7 Times You Shouldn't File an Insurance Claim


It may seem like a waste of money to pay insurance premiums every month, then avoid filing a claim when you actually have damage. Yet sometimes, this is exactly what you should do to save money.

The strategy of filing a claim whenever you have home or auto damage may get you more payout from insurance companies, but your insurance premiums will likely go up significantly, and you may even be dropped from coverage altogether. Both home and auto insurance companies report claims to industrywide databases, so all of the major insurance companies can see your claim history. Even if you move on to a new insurance company after filing a lot of claims, your premiums will likely be very high.

Filing a lot of claims is almost certain to cost you more in higher premiums over time than you will get from claim settlements. According to a 2015 study from InsuranceQuotes.com, a single auto insurance claim can drive your rates up 41 percent to 76 percent, and multiple claims can drive rates up even higher.

Insurance companies set your rates based not only on their assessment of your risk of having property damage, but also for the risk to them that you will file a claim. As a result, there are situations where you are better off not filing a claim with the insurance company — even if your damage is more than your deductible and you could get a payout.

1. The claim would be less than the deductible

The first thing you need to know before deciding to file an insurance claim is your deductible. The deductible is how much you have to pay out of your own pocket before the insurance company will pay to settle a claim.

For example, if your auto policy has a deductible of $1,000 and your total repair bill is $1,100, then the insurance company will only pay $100. If the total damage is $900, then the insurance company won't pay anything, and your premiums could still go up.

There is not much point in going through the hassle of filing a claim, getting the damage appraised by an insurance adjuster, and risking higher insurance premiums if it is likely that the damage is below your deductible and you won't get a payout anyway.

2. You have filed recent claims

Even if your claim would be more than the deductible and you would get a payout, if you have filed other recent claims, you are risking a significant increase in rates by filing another one. The average person files a claim about once every eight to 10 years, so if you file claims more frequently than average, you could be setting yourself up for higher rates.

3. There is no accident report and no injuries

For auto insurance, the payout from a small damage claim can easily be offset by the years of higher rates you'll pay afterward. For small incidents, it can be much less expensive to simply pay to repair the damage without going through the insurance company if there are no injuries and no accident report is filed. If a police report is filed, your insurance company will likely find out about the incident whether you report it or not.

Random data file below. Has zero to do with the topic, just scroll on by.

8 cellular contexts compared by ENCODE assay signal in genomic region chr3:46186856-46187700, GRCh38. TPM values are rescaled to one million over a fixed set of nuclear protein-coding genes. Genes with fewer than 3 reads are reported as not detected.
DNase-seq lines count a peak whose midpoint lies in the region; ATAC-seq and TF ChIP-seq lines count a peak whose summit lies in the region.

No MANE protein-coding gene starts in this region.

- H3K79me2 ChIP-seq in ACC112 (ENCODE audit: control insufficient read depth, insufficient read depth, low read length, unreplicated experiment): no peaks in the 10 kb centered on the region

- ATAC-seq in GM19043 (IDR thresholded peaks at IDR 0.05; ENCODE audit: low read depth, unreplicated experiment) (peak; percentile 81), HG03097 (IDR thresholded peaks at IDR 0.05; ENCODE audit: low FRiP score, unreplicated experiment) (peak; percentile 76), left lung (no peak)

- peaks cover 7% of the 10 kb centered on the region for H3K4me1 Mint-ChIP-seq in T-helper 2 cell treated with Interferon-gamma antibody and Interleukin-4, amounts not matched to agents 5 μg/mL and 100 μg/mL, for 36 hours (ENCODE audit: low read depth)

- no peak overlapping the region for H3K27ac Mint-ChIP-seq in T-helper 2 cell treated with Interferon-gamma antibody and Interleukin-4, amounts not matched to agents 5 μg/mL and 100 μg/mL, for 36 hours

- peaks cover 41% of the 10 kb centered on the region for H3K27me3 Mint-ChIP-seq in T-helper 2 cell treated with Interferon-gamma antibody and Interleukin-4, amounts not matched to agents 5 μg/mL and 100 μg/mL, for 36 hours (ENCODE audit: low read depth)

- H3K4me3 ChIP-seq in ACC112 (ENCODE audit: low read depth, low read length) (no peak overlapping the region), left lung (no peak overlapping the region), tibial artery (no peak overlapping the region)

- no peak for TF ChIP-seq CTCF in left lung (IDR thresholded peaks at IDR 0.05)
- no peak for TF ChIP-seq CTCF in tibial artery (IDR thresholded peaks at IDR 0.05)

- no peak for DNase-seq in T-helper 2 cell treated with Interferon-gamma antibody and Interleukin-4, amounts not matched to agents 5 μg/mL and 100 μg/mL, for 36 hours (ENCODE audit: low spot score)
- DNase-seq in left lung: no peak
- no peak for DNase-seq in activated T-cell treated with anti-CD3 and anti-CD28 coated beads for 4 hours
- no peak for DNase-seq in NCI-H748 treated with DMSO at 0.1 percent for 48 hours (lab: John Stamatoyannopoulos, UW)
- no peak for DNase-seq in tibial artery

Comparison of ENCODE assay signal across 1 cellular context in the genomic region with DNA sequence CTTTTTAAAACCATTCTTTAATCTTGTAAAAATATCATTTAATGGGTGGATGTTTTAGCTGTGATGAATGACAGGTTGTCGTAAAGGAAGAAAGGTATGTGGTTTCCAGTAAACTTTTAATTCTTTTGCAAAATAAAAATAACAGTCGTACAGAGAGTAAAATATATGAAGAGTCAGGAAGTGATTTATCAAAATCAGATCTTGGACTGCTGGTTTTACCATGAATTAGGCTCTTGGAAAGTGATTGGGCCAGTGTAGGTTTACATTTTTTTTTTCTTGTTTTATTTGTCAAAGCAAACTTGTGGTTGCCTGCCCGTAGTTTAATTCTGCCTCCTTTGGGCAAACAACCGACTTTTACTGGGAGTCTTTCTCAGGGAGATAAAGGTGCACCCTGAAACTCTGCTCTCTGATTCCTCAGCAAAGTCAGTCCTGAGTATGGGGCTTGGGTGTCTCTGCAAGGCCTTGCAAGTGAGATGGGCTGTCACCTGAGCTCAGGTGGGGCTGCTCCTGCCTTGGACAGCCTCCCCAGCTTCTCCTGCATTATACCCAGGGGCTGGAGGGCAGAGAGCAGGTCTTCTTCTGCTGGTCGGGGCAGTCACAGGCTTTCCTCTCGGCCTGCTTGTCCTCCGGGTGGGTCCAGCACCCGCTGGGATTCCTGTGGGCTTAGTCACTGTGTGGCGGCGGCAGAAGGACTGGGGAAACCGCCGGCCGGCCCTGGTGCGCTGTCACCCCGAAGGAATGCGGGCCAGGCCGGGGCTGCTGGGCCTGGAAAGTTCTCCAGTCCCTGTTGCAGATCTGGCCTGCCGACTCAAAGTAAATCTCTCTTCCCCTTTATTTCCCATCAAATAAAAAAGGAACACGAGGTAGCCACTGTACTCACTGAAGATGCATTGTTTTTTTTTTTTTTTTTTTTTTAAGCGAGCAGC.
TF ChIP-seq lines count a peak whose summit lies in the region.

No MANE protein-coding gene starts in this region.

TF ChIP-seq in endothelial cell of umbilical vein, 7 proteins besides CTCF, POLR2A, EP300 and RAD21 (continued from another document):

4. There is no potential for lawsuit

One of the benefits of getting your insurance company involved is to handle a potentially very expensive lawsuit. Even if your incident is minor, you may want to talk with your insurance company if you get the feeling that the other party may pursue a liability claim. If a lawsuit does not seem like a possibility based on the incident and the parties involved, this can tip the balance in favor of paying for the damage yourself without involving the insurance company.

5. You have an emergency fund

If the damage is a few thousand dollars or less, you might still come out ahead by paying out of pocket rather than filing a claim. You can avoid the risk of higher premiums for years, and getting a record that can follow you even if you look for insurance from a different provider. For example, the back window of my car shattered, and I decided to take care of this $300 repair without going through the insurance company at all.

6. Watch out for expensive home policy claims

Dog bites, water damage, and slip-and-fall claims are most likely to trigger rate increases on your homeowners insurance, according to Bankrate. Think twice before making a claim in these categories if the claim would be fairly small and you can handle the expense on your own.

7. Inquiries can make your rates go up without even filing a claim

Some insurance agents are obligated to report inquiries to the insurance company, and a mere inquiry about your coverage can be used to raise your rates due to the increased risk that you may file a claim.

You may want to investigate your coverage on your own by looking at your insurance policy and deciding whether it is worth it to call your insurance agent. You can also ask your agent if they are obligated to report the inquiry to the insurance company before you start talking about a potential claim.

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